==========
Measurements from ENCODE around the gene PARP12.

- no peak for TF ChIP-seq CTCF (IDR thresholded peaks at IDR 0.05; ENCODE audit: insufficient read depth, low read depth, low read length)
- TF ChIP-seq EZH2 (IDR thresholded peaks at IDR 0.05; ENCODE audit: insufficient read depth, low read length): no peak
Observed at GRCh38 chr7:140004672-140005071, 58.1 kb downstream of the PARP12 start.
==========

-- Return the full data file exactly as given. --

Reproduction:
Measurements from ENCODE around the gene PARP12.

- no peak for TF ChIP-seq CTCF (IDR thresholded peaks at IDR 0.05; ENCODE audit: insufficient read depth, low read depth, low read length)
- TF ChIP-seq EZH2 (IDR thresholded peaks at IDR 0.05; ENCODE audit: insufficient read depth, low read length): no peak
Observed at GRCh38 chr7:140004672-140005071, 58.1 kb downstream of the PARP12 start.